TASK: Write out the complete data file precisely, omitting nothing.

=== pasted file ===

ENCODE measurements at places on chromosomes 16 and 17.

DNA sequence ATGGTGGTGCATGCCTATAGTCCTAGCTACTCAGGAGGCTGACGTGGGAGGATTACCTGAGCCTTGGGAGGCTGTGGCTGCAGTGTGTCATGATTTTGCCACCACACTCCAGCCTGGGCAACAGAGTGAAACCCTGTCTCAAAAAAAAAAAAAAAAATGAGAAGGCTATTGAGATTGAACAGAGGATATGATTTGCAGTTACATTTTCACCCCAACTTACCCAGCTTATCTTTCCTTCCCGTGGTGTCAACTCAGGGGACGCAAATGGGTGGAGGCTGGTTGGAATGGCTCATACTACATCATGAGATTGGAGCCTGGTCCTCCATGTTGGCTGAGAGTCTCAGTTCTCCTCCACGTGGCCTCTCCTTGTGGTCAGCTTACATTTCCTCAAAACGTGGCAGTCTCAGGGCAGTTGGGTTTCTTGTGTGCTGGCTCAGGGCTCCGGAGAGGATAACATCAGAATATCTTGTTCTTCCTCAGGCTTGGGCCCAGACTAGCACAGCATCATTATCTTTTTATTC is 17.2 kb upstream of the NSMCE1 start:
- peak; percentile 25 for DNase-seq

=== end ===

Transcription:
ENCODE measurements at places on chromosomes 16 and 17.

DNA sequence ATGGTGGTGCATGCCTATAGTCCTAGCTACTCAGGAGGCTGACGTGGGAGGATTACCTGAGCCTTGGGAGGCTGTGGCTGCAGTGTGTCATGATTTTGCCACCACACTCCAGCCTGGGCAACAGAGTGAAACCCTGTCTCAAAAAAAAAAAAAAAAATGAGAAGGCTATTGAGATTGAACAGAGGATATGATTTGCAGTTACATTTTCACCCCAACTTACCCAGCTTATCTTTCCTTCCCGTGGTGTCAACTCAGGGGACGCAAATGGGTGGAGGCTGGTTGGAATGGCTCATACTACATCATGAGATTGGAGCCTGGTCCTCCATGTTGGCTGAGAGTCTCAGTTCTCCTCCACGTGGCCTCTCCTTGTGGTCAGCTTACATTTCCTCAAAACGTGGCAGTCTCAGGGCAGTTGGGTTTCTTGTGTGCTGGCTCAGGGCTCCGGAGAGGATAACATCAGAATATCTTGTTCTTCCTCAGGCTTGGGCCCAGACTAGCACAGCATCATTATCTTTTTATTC is 17.2 kb upstream of the NSMCE1 start:
- peak; percentile 25 for DNase-seq